Some of America’s red and swing states (purple) may have gotten less Republican during the pandemic. That’s according to 2020-21 U.S. Census data cited by real estate outlet Redfin in a recent report.

The main reason is increasing diversity in areas that are typically whiter, Redfin reports. The data shows that more people moved into red and purple (“swing”) counties in key states last year than in any year in a decade. Redfin explains “key” states are “states in which either candidate has a shot at winning in the upcoming Senate elections.”

Census statistics show white voters are historically more likely to vote Republican than Black, Latino and Asian voters — though some data suggests increasing support for the GOP among minority groups, especially Latino voters.

Key states with a less white electorate are now, according to Redfin: Arizona, Colorado, Florida, Georgia, Nevada, New Hampshire, North Carolina, Ohio, Pennsylvania and Wisconsin.

In these states, red counties gained about 340,000 residents, while purple counties gained around 271,000 new residents last year. Redfin says the trend is also being seen in many non-key states and counties, too.

“These changes in racial makeup are small but noteworthy,” said Redfin Deputy Chief Economist Taylor Marr. “The pandemic-driven wave of relocation to suburbs and rural areas–which tend to lean more conservative than city centers–made those toss-up places more diverse. The demographic shift isn’t big enough to turn solidly red places blue, but it could move the needle in purple areas.”

Overall, Redfin says red and purple counties are 1 percentage point less white than they were pre-pandemic. Redfin’s Marr notes that despite the migration, more diverse red/purple states won’t necessarily equate a win for Democrats in 2022 — noting that people are more likely to move near people ideologically like them, in addition to studies indicating those who recently moved are less likely to vote that same year.

How Democratic are Latinos?

Pew Research Center data collected in August 2022 from 3,029 Hispanic adults still showed strong Democratic ties: 63% of Latinos said the Democratic party “really cares about Latinos,” while only 34% said the same about the Republican party. The split was about the same — 60%-34% — when Latinos were asked which party they feel represents “the interests of people like you.”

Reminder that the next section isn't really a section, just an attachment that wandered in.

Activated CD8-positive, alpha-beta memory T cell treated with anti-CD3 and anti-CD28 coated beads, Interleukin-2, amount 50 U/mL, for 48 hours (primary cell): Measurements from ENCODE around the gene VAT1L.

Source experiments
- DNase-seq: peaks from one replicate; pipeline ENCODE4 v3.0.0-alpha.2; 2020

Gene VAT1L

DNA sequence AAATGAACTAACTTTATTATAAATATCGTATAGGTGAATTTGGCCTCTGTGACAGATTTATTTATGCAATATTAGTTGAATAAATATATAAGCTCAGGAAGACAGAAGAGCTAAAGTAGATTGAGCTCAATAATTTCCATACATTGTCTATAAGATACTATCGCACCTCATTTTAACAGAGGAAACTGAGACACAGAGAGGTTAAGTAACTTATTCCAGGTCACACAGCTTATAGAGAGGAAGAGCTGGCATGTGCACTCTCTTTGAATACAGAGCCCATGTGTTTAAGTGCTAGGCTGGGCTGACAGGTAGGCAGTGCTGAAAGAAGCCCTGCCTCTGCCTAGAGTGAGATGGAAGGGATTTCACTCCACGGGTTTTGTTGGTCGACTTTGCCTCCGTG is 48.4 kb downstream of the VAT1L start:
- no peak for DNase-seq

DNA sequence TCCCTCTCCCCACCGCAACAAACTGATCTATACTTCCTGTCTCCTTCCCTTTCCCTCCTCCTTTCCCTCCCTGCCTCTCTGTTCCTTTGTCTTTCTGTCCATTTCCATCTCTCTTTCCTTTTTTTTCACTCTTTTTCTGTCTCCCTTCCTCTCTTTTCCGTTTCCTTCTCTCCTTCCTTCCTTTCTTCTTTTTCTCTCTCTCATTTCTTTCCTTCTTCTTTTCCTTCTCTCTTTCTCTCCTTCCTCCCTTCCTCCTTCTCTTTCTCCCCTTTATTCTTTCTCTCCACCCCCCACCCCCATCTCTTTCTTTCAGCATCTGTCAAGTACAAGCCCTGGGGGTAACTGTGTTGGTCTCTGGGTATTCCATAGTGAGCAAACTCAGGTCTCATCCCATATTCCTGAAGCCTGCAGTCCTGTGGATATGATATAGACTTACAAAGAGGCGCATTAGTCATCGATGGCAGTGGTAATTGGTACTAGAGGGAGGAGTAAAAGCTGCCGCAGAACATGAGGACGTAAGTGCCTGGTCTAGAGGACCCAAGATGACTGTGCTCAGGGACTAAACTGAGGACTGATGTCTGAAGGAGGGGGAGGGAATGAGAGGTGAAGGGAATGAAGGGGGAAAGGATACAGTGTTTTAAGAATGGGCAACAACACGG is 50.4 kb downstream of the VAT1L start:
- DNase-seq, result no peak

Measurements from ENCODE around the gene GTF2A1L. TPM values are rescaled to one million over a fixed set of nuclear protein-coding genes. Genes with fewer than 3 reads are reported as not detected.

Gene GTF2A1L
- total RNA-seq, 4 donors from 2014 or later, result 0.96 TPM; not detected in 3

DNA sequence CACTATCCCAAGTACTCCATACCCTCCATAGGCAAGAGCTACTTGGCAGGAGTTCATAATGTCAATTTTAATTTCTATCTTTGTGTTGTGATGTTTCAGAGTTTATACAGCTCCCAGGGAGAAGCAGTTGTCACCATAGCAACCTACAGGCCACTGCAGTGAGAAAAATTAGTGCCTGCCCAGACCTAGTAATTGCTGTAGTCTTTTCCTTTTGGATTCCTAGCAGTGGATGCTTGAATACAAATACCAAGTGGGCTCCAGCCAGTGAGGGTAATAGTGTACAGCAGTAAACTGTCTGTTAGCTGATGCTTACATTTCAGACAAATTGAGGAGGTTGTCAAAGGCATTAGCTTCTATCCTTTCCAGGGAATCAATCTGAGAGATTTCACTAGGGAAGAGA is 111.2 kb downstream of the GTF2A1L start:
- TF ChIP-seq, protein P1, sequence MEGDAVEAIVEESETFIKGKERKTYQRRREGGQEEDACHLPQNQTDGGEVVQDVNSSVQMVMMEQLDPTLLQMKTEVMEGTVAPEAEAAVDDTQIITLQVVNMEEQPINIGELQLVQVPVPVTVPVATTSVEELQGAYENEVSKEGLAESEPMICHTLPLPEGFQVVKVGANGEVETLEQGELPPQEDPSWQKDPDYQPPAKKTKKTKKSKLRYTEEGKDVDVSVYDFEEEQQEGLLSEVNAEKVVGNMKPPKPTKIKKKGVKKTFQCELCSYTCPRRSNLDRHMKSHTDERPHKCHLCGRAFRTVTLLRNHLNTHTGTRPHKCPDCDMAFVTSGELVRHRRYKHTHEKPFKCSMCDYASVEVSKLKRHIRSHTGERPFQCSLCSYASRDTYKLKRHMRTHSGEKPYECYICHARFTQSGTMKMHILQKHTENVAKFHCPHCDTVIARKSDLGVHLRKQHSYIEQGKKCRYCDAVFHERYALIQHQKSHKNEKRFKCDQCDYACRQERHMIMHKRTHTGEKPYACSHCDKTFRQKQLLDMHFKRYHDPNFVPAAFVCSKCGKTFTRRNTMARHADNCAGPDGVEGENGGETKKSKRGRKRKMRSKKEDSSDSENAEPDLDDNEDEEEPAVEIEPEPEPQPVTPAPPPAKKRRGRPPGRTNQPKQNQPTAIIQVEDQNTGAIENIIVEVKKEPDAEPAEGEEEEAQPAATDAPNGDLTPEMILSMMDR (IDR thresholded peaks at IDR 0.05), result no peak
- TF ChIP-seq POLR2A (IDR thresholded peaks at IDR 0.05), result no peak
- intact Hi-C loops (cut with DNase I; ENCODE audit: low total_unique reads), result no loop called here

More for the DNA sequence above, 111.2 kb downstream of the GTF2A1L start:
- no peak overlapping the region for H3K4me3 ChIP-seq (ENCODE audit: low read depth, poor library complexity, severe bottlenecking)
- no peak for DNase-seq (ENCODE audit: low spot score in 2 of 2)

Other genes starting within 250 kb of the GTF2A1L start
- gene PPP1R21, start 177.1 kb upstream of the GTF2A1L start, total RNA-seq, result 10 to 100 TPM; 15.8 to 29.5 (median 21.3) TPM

Additionally, over half (53%) of Latino registered voters told Pew they would or are leaning toward voting for the Democratic candidate in their congressional districts, as opposed to 28% who said they’re favoring or voting for the GOP candidate.

One interesting note on the 2022 midterms from Pew, however: More Republican-identified Latino voters (43%) say they have given “a lot of thought” to the midterms. Only 25% of Latino Democratic voters and 28% of Independent Latino voters said they had done the same.

Meanwhile, a September NBC News/Telemundo poll of 1,000 Latino registered voters found a 20-point lead by Latino Democrats over Latino Republicans.

Hart Research Associates pollster Aileen Cardona-Arroyo, who co-conducted the poll, told NBC News that while Latinos remain Democratic-leaning, “Republicans have a higher share of the vote than we’ve measured previously.”

How Democratic are Black voters?

Pew’s August research showed even stronger ties to the Democratic party for Black voters.

Seventy percent of Black registered voters said they would or are leaning toward voting for the Democratic candidate in their congressional districts. Only 6% said they were leaning toward the Republican candidate.

According to an average calculated by CNN (using 2020 exit polls and a Catalist data firm report), Black voters chose House Democrats by a 77-point margin in 2020.